The Deadly Habit Americans Seemingly Can’t Reverse


    Hey You.

    What are you doing right now?

    Literally this second.

    You’re most likely sitting at a computer screen and reading this article. And it turns out sitting is a habit that you need to break.

    You know it’s bad for you… The tight muscles, the hunched, bent forward position. The slow degeneration of insulation between the discs in your back.

    But the executive editor of the Harvard Heart Letter says it’s worse than we ever imagined. Quoting the Annals of Internal Medicine, she indicated the risk for cancer, type 2 diabetes and even heart disease:

    According to the report, published in this week’s Annals of Internal Medicine, more than half of the average person’s waking hours are spent sitting: watching television, working at a computer, commuting, or doing other physically inactive pursuits. But all that sitting could be sending us to an early grave—even those folks who exercise up to an hour a day, say the Canadian researchers who did the study.
    Their findings were gleaned from 47 studies that looked at the health effects of sedentary behavior. The researchers adjusted for other types of activity people did, from leisure-time activities to vigorous exercise. Over the course of these studies, people who sat for prolonged periods of time had a higher risk of dying from all causes — even those who exercised regularly. The negative effects were even more pronounced in people who did little or no exercise.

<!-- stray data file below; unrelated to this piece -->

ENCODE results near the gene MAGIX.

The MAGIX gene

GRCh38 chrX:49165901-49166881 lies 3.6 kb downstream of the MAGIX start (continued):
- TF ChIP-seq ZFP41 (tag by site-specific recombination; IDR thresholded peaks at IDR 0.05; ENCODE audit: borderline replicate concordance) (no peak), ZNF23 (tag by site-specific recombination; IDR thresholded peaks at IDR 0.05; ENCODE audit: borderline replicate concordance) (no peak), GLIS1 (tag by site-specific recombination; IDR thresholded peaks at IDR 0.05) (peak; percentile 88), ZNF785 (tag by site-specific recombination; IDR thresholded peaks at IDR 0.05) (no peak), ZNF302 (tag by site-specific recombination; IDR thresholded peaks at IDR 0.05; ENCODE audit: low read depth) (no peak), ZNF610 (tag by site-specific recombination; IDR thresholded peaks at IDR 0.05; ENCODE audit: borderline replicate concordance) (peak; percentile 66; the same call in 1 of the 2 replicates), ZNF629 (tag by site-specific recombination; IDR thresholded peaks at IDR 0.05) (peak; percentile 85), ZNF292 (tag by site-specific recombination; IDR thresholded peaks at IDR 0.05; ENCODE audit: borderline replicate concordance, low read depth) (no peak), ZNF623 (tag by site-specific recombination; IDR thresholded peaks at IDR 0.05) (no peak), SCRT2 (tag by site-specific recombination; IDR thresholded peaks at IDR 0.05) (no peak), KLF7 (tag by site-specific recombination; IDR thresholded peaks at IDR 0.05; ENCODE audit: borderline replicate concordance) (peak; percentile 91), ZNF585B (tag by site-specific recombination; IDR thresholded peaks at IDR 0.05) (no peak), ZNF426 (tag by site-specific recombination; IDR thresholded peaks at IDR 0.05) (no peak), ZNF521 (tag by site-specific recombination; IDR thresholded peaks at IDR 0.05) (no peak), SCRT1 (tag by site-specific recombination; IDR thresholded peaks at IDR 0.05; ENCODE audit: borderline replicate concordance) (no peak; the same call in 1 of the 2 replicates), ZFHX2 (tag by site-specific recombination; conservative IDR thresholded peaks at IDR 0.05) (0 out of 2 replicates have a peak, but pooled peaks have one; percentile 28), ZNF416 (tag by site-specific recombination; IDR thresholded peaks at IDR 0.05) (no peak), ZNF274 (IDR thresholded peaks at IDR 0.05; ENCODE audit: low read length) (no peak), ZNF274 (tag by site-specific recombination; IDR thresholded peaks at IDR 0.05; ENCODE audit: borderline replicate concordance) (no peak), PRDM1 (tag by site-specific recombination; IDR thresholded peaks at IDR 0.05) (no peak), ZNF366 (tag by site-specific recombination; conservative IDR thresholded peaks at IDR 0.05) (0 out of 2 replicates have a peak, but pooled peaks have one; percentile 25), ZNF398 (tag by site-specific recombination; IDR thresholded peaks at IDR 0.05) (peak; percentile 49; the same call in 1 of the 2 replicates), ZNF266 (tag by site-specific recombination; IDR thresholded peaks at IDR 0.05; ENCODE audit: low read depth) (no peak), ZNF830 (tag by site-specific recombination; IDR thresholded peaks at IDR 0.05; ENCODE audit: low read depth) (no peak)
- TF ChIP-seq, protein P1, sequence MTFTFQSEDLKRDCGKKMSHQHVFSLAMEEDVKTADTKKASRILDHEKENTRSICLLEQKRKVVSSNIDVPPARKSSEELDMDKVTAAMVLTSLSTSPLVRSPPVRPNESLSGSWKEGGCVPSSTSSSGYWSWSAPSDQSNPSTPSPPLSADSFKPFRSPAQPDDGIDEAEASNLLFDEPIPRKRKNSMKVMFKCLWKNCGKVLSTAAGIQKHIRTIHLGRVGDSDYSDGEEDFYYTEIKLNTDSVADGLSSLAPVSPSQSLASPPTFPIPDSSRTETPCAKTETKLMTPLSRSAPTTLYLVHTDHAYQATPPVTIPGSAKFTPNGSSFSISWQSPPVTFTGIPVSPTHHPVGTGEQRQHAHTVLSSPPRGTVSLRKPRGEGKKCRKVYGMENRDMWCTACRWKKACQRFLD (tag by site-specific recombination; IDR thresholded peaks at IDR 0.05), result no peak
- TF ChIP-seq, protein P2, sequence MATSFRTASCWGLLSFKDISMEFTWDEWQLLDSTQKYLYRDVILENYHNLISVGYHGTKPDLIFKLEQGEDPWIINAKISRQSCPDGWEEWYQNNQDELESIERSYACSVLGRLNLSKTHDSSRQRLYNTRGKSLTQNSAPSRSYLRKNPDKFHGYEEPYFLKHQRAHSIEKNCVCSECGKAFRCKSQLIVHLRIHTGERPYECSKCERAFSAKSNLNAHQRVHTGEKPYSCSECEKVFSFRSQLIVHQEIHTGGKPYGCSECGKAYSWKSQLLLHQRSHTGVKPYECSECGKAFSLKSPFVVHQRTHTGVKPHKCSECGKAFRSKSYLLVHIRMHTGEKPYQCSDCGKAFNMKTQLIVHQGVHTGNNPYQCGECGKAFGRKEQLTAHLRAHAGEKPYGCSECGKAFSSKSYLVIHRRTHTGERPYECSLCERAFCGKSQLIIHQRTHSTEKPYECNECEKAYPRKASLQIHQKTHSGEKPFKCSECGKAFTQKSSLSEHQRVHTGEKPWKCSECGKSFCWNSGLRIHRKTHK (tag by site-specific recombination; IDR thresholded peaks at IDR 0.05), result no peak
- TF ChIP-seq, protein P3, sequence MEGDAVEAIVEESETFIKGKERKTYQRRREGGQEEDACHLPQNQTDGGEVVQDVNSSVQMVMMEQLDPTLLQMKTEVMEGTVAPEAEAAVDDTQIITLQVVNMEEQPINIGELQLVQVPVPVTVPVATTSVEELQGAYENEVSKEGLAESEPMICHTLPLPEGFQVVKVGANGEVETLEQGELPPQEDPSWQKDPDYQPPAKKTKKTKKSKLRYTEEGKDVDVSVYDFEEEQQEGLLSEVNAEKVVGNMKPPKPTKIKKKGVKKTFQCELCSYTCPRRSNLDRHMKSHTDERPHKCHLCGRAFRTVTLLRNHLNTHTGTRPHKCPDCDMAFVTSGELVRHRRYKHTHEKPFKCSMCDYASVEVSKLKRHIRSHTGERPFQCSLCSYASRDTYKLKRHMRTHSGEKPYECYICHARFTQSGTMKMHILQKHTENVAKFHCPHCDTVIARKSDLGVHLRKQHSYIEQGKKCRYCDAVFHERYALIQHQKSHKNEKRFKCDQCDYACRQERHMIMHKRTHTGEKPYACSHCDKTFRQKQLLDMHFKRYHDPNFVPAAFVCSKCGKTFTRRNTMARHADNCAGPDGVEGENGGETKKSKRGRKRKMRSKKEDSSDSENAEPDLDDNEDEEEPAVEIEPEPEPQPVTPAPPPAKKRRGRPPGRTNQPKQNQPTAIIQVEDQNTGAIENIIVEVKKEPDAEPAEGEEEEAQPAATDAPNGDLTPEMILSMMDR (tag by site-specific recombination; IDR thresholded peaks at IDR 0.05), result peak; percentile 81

The current study documented higher rates of type 2 diabetes, cancer, and cancer-related deaths in very sedentary people. An unrelated study has linked more sitting and less activity with an increased risk of developing dementia.

    This is really bad news. It’s not just that we sit at the computer all day. We come home and then sit and watch tv. We sit to play board games. We sit to drive. We sit at restaurants. We sit at sporting events.
    This is an epidemic. We’re collapsing in on ourselves with our sitting and we’re not doing much to change things. Even an hour of exercise can’t reverse this trend. It just doesn’t have the time to change it. Think about it. If you’re sitting for hours upon hours, how will one small block of not-sitting really fix it?
    No, you must change your work habits. If you’re at a computer desk all day, try and get your employer to get you a standing desk. If they won’t, consider building one. The easiest thing to do is take a few filing boxes and stack them on your regular desk and use magazines to get the keyboard to the right height. You just have to figure out how to get the monitor at eye level.

    You could also buy one for $350 to start.

    Regardless, you must do something to correct the perma-sit culture you’ve found yourself in.